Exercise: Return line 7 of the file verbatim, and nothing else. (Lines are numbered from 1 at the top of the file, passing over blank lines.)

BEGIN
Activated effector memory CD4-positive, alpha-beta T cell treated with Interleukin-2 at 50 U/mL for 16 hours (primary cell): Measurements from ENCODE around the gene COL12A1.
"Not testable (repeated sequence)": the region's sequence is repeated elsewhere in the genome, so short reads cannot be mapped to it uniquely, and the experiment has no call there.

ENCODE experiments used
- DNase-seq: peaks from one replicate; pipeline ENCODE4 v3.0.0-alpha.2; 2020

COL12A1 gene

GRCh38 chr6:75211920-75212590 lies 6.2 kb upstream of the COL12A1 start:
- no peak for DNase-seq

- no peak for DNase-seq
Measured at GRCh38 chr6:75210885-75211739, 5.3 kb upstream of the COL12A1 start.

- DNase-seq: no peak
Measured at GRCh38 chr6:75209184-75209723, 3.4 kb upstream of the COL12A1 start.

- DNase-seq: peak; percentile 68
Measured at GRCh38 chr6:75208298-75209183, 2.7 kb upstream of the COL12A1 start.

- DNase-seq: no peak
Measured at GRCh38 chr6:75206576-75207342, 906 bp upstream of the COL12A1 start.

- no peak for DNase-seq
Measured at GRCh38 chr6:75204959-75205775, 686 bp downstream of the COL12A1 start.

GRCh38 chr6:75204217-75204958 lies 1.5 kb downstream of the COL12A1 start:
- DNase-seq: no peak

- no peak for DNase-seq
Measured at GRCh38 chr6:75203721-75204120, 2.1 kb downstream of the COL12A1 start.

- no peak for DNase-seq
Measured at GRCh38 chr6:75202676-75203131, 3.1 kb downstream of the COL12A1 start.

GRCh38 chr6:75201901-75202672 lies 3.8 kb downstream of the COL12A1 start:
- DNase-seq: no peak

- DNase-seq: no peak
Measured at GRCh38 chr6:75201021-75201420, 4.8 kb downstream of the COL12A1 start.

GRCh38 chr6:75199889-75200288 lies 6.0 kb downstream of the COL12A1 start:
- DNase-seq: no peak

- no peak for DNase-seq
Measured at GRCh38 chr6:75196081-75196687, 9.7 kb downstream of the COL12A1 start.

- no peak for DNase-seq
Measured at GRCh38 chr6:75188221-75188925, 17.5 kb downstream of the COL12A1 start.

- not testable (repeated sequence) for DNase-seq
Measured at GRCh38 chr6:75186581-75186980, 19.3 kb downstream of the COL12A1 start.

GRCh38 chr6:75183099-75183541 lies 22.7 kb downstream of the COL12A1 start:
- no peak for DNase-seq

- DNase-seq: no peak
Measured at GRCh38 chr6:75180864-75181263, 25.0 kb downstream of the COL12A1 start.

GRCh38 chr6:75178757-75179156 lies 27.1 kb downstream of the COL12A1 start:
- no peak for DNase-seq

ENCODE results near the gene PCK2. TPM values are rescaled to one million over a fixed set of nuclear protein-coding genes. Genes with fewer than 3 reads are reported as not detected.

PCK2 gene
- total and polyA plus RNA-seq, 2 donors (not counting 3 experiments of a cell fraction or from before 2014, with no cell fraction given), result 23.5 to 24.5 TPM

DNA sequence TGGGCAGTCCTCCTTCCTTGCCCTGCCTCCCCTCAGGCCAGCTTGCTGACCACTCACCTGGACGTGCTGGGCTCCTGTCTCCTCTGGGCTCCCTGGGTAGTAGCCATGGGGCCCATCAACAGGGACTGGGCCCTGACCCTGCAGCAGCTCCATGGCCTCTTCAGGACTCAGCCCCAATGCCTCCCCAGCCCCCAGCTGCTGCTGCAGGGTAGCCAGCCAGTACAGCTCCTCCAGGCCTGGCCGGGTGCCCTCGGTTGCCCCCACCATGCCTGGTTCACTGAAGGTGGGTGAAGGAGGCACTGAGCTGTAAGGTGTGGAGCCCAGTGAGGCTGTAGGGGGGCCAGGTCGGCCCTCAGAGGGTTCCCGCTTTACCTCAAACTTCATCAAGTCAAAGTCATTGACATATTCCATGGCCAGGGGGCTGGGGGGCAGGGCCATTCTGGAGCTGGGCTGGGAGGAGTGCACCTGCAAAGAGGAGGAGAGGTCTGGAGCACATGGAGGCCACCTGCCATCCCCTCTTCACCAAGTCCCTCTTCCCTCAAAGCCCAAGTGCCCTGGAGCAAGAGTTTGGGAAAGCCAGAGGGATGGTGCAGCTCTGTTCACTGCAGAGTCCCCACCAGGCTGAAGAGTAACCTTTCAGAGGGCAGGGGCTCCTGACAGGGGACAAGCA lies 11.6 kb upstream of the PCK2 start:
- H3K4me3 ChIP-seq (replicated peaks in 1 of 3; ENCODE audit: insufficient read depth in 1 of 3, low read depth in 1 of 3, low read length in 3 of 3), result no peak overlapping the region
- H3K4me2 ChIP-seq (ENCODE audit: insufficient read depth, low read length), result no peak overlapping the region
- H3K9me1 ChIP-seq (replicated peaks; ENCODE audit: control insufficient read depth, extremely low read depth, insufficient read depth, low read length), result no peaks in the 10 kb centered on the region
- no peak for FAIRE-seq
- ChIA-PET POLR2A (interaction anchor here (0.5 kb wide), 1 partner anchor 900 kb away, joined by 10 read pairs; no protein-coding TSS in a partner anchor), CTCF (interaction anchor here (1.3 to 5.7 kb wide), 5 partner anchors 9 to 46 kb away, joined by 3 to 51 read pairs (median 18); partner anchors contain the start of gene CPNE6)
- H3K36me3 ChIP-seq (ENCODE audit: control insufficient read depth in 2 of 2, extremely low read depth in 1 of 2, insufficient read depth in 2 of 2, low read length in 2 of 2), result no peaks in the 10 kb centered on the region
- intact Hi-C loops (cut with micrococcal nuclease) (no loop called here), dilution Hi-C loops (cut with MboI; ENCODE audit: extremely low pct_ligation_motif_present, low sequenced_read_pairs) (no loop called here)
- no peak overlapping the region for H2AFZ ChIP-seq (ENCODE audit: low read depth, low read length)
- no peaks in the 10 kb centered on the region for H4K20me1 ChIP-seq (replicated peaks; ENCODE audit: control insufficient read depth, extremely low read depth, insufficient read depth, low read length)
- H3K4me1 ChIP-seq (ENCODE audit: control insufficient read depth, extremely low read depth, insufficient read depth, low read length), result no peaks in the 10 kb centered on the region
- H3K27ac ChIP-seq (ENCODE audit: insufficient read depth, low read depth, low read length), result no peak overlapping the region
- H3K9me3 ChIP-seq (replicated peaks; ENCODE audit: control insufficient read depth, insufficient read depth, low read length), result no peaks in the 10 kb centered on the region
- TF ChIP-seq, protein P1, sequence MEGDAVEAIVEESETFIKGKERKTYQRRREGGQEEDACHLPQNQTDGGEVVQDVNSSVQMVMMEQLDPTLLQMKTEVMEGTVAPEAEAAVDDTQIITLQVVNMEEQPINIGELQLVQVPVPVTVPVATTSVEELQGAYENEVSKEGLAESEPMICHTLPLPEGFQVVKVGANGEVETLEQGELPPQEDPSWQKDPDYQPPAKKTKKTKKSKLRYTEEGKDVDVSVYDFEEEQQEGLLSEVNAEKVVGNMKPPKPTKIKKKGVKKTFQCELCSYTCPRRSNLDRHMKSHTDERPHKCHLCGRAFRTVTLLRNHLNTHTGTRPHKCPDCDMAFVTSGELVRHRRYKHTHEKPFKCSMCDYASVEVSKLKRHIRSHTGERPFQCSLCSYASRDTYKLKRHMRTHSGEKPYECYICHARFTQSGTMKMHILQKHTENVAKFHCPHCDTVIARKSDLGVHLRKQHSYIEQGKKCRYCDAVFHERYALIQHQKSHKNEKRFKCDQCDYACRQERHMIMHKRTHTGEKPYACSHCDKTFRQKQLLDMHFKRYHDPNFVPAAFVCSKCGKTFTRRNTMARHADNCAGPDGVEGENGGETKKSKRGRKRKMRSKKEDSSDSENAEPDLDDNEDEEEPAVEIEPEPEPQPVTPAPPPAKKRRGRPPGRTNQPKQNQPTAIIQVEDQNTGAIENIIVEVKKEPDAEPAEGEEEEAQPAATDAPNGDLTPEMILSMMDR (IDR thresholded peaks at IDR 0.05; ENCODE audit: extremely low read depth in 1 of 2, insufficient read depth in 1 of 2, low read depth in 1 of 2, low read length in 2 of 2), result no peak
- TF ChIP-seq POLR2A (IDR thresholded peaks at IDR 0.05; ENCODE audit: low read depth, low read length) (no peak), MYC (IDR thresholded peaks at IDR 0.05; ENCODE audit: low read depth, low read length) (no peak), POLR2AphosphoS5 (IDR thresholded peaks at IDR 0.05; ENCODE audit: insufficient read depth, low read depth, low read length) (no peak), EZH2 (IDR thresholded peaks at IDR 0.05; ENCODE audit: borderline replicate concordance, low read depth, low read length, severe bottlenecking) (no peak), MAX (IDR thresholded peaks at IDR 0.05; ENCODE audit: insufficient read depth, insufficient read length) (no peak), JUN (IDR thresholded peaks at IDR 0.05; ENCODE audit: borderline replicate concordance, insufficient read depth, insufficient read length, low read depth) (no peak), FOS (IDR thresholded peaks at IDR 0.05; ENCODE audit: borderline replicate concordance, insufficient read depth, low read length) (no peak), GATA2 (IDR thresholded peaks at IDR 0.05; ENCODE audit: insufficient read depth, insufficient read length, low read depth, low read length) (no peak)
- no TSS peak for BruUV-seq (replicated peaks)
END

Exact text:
- no peak for DNase-seq